Coexistence: “Since the year 2000 this Latin American migrants pentecostal church shares their worship space with a ping pong club in Amsterdam. Each weekend they transform the space.”

Finally, this is a great little guide book from architects Atelier Bow-Wow in Japan called “Made in Tokyo“… It’s an index of all the uniqueness of Tokyo’s architectural condition: very little space…

Below are some rough ideas that surfaced during a discussion in my one and only design course this semester who’s function is to observe art and it’s relation to design, and vice-versa. Corrections and comments welcomed.

Above All there is Function.
If I had to (read had to) categorize something as being “art” or “design”, I would say that function is the first criteria that I would run it through. The more functional a thing is, the more it gets absorbed into the realm or design;  the less we can determine it’s function, the more it is swallowed by the realm of art. Don’t get me wrong, not everything is black and white, most of it is actually shades of gray… 20% art 70% design ( and 10% embellishment) Most of the time this function criteria will work, but there are two factors that greatly affect this criteria, each explained in the next paragraphs: 1. rationality (causes the equation flip), and 2. super-function (causes things to be indeterminable as art or design).

rubegoldberg-sm

Keep You From Forgetting To Mail Your Wife's Letter - Rube Goldberg Contraption

1. The Rationality.
In relation to design, rationality can push a thing beyond it’s function, flipping it closer to the realm of art. An example would be a design that is too irrational like a Rube Goldberg contraption (above), or the opposite, something that too rational like Chindogu (below). While Rube Goldberg’s contraptions have a function, the method in which they go about functioning is too irrational – that becomes art. The Chindogu, like the Hay-Fever toilet paper hat below, which is too rational –of course you would want a roll of toilet paper on your head if you have a runny nose! –that becomes art too.

Hay Fever Hat-The all day tissue dispenser a Chindogu from International Chindogu Society

Hay Fever Hat-The all day tissue dispenser a Chindogu from International Chindogu Society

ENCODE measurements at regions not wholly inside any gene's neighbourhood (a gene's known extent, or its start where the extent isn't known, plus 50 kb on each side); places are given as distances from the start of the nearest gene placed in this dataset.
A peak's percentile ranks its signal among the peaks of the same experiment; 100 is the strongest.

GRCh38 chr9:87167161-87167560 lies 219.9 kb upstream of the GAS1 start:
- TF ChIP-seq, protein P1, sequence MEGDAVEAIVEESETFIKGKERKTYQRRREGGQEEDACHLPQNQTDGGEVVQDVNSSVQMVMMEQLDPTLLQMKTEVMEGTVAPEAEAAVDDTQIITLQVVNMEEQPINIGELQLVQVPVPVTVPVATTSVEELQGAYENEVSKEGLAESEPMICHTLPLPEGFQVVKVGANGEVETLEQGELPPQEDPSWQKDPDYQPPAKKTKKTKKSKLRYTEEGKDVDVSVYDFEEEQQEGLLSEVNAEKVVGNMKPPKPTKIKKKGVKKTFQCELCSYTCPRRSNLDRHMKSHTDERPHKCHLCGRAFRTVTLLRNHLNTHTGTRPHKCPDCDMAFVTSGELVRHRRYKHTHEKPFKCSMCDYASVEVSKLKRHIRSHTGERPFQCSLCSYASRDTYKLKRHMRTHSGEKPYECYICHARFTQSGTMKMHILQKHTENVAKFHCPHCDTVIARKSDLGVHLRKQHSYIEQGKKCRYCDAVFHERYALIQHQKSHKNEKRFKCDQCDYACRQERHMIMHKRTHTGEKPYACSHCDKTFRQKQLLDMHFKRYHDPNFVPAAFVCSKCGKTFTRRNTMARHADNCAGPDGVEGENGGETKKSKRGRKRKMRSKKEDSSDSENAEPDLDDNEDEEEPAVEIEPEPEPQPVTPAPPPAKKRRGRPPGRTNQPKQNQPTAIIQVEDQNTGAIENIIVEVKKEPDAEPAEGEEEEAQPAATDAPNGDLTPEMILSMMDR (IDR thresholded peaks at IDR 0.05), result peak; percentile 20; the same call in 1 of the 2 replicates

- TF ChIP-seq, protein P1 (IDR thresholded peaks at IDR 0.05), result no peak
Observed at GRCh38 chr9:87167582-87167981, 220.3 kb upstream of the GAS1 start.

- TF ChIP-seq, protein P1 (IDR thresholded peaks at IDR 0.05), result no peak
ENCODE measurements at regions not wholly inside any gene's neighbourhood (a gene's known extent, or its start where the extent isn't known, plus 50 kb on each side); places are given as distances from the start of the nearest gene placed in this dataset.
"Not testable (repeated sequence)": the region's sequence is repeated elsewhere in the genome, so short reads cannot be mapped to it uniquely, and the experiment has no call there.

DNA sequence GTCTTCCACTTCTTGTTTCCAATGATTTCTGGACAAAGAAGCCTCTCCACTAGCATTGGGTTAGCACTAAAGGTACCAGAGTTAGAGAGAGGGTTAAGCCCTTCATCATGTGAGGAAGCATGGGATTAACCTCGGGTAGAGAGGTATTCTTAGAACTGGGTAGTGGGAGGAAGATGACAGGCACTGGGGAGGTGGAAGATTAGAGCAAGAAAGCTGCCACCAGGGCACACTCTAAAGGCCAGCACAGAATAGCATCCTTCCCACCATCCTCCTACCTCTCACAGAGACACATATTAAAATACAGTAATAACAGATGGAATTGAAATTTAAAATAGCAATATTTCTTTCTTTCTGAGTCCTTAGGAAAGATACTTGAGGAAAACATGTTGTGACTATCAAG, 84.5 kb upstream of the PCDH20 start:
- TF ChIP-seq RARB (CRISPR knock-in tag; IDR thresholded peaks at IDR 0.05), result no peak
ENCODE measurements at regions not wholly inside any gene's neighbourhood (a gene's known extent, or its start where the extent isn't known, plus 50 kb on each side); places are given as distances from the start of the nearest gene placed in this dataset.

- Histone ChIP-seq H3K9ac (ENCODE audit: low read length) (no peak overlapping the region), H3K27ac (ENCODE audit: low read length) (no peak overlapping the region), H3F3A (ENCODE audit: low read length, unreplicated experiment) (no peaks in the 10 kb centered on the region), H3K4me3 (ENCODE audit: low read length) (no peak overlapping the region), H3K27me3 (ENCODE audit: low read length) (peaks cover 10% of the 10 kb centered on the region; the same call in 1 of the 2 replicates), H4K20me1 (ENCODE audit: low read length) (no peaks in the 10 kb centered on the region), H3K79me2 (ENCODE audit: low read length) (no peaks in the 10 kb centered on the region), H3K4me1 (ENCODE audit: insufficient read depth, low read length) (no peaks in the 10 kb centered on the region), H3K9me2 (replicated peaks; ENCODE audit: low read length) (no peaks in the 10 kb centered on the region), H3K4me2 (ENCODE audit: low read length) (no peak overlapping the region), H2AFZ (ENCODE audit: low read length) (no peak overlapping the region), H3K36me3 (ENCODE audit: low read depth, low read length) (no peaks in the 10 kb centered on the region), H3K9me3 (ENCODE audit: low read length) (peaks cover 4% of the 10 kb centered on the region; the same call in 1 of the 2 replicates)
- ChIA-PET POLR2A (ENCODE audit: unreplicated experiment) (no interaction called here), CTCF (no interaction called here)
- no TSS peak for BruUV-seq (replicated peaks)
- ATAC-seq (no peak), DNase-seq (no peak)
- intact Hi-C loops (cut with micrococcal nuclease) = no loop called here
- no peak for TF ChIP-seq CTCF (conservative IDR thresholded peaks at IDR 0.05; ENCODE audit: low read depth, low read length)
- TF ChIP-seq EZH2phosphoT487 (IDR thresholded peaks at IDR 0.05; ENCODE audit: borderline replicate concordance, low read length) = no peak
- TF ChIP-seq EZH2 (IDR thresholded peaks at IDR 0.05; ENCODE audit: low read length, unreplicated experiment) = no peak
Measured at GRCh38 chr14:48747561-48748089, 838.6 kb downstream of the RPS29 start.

Rationality can also affect things that are normally labeled as art. When art is made rationally, that is it makes sense and is understood, I would say it is actually a design disguised as art, since all it’s parts are carefully strategized to have a function. I’m a big fan of Paul Rand who said you can’t make art, art is –if you’re lucky– a byproduct of what ever it is you are doing, be it design or washing dishes. Artist are the first to complain about this view, but I am not saying that making art is useless, but don’t be surprised or upset that the thing you finally create doesn’t feel like art, there is a possibility that another aspect of that thing –it’s byproduct– it the real art deal. I remember one of my teachers once saying he didn’t care for Brancusi’s sculptures but the pictures of the sculptures–now that was art to him!

Let’s look at the opposite, an irrational art piece can also made design by being explicated via text, or forced into having a function– then the work of art, with it’s function revealed, rationalized, or involuntarily assigned, becomes design than an art piece. Design, after all, comes from  Latin ‘to mark out’, (de- +signare), similar to designate (Latin past participle of designare Merriam-Webster). Therefor if you can designate a function to an art piece, it is design –you have ‘marked it out’, you have designed it! It is somewhat similar when the tables are turned: remove the function or a design, then it has the possibility of becoming art, that is of course, if it holds your interest. Without interest it is just a thing, neither art nor design.